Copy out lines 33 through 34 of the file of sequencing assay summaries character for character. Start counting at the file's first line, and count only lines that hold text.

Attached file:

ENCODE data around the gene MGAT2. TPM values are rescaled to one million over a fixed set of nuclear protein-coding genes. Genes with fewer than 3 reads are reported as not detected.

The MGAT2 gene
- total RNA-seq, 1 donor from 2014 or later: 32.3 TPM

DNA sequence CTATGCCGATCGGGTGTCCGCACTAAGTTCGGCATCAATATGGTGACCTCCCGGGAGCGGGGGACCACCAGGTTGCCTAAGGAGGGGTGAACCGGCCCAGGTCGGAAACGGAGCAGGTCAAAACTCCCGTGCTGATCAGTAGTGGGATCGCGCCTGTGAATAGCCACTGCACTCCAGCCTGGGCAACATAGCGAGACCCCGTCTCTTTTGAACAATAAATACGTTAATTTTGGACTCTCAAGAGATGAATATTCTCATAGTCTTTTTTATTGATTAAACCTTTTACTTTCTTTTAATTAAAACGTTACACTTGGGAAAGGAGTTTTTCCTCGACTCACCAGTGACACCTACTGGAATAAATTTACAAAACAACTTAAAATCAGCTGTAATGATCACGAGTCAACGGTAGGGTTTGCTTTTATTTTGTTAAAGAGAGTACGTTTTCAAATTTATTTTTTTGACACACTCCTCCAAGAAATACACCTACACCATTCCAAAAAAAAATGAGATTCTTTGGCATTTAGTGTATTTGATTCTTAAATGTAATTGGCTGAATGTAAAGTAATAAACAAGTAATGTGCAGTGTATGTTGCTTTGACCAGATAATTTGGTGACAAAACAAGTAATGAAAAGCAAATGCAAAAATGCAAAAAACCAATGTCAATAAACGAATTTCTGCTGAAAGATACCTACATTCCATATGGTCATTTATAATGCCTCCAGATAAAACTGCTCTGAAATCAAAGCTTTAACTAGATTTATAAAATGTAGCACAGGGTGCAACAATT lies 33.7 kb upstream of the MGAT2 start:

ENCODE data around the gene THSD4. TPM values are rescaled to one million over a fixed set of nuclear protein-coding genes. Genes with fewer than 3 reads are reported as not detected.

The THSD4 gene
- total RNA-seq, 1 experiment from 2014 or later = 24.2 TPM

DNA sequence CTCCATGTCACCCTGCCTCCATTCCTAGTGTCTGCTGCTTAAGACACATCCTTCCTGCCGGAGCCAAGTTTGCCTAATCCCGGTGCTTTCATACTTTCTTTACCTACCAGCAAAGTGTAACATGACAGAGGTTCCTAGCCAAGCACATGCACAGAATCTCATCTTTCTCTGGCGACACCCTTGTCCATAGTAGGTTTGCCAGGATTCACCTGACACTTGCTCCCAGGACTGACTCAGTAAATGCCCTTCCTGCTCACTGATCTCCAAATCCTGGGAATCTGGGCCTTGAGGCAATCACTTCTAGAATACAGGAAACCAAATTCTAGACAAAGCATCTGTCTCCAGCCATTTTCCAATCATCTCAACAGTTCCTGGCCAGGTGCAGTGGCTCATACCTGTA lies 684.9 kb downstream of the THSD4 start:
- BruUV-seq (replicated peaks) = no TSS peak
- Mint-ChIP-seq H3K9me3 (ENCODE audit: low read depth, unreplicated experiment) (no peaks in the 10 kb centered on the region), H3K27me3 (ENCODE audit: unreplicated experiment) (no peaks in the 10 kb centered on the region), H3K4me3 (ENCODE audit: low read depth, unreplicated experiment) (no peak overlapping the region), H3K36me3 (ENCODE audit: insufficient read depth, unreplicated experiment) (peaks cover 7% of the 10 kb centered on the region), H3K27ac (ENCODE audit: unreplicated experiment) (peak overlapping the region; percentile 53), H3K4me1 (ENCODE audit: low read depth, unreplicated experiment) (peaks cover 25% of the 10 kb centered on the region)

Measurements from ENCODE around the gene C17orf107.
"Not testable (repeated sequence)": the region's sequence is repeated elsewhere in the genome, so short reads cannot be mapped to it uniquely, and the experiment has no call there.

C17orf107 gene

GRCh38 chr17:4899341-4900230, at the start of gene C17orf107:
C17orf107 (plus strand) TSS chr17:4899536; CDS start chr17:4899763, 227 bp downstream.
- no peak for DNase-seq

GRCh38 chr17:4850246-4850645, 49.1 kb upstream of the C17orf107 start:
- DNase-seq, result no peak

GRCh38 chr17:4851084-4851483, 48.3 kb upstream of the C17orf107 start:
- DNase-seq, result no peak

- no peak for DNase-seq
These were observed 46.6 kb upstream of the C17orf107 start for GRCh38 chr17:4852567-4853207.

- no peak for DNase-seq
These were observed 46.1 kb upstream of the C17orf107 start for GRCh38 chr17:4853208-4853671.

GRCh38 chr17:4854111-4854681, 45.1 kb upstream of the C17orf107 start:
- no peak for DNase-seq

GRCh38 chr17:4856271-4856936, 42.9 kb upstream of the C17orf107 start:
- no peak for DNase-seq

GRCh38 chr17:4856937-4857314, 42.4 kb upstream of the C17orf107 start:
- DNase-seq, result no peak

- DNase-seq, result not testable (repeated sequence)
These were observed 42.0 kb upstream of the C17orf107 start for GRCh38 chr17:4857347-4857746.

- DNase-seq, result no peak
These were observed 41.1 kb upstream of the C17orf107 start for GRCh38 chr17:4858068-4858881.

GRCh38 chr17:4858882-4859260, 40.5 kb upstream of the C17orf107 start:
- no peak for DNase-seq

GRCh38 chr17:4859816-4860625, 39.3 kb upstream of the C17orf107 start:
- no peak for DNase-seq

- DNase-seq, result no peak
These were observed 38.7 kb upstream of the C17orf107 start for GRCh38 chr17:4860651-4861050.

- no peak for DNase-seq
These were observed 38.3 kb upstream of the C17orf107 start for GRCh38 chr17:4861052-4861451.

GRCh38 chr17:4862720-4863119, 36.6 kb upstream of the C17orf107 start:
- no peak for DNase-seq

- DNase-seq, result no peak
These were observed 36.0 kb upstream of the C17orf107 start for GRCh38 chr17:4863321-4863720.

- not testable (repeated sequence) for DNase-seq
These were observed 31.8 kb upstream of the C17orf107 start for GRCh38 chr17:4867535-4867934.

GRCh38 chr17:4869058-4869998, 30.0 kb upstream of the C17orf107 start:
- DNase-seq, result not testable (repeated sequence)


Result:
- DNase-seq, result no peak
These were observed 41.1 kb upstream of the C17orf107 start for GRCh38 chr17:4858068-4858881.